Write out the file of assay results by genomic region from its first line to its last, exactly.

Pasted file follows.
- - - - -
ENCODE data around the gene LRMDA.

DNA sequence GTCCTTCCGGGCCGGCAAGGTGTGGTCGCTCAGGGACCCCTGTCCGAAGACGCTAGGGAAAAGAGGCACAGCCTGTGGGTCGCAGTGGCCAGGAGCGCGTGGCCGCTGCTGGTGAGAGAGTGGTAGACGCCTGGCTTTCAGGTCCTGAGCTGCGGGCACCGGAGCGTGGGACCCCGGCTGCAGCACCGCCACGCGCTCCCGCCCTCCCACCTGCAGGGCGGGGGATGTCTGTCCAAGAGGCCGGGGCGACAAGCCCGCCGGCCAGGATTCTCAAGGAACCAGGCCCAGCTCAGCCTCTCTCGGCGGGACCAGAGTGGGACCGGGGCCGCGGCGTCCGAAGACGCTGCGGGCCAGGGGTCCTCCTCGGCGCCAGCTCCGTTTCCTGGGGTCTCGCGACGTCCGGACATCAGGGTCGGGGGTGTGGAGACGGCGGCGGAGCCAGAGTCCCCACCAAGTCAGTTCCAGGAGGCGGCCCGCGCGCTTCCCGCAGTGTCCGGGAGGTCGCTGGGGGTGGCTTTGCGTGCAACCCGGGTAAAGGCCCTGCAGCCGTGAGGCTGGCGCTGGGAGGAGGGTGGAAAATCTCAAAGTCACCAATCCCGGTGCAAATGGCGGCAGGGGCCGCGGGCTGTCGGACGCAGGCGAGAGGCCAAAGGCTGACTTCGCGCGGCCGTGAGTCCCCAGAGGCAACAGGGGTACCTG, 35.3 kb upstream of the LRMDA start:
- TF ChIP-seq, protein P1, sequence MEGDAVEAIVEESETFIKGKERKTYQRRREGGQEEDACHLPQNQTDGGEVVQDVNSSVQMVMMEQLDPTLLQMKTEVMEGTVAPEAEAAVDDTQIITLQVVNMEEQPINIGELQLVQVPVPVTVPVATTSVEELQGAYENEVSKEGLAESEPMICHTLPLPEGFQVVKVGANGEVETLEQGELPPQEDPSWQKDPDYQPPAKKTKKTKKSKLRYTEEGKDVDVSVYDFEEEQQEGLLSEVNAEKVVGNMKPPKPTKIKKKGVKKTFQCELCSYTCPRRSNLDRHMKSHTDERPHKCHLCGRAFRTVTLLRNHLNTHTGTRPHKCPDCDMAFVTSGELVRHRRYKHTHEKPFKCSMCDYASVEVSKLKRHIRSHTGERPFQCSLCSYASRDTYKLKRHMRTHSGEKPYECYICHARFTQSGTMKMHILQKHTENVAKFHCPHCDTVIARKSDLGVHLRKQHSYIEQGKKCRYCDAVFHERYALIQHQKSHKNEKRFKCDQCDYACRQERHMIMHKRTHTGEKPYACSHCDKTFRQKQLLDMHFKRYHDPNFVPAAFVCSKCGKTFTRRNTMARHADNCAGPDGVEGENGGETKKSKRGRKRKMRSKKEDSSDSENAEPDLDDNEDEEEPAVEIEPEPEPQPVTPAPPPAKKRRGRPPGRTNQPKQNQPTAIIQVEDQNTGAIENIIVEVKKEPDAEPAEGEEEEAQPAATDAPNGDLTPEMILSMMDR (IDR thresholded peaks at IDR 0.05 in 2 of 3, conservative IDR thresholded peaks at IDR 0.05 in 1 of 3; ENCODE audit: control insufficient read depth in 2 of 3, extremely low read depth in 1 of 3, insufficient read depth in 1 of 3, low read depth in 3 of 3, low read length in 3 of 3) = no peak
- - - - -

ENCODE data around the gene LRMDA.

DNA sequence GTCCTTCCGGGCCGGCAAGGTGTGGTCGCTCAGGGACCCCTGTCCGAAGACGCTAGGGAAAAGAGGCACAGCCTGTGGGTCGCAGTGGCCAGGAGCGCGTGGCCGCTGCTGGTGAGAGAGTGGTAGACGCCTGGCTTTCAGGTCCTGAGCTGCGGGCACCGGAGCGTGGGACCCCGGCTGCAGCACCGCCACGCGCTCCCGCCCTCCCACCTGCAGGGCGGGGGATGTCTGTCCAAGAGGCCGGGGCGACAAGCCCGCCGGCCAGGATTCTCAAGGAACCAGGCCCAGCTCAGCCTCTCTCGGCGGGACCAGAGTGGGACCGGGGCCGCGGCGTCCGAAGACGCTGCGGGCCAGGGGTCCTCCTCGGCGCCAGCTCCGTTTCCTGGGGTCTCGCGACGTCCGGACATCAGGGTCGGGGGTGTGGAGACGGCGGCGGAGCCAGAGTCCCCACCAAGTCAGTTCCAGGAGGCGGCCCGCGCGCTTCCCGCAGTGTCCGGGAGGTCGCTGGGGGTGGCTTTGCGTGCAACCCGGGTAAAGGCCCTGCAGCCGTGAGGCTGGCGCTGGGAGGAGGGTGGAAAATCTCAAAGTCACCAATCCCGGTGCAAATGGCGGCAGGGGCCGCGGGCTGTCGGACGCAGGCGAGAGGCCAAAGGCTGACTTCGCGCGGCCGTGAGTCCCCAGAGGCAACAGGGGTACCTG, 35.3 kb upstream of the LRMDA start:
- TF ChIP-seq, protein P1, sequence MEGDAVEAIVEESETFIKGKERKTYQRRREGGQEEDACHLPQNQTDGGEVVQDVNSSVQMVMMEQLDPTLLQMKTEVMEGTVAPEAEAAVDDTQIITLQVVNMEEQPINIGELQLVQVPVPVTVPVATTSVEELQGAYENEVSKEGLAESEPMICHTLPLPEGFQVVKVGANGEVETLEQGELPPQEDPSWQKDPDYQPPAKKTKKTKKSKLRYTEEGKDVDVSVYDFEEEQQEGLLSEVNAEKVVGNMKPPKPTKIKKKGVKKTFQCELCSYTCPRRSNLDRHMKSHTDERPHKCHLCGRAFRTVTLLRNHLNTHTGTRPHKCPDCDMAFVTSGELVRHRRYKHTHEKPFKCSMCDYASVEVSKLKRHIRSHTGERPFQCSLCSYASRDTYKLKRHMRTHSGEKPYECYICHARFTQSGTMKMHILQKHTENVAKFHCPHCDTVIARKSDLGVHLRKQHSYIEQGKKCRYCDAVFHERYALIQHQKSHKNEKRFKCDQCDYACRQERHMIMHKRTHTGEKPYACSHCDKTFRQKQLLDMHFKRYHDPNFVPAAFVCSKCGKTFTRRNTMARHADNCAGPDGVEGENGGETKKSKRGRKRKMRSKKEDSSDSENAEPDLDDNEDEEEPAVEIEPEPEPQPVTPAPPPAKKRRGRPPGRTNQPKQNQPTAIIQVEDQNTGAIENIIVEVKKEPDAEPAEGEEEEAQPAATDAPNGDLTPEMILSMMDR (IDR thresholded peaks at IDR 0.05 in 2 of 3, conservative IDR thresholded peaks at IDR 0.05 in 1 of 3; ENCODE audit: control insufficient read depth in 2 of 3, extremely low read depth in 1 of 3, insufficient read depth in 1 of 3, low read depth in 3 of 3, low read length in 3 of 3) = no peak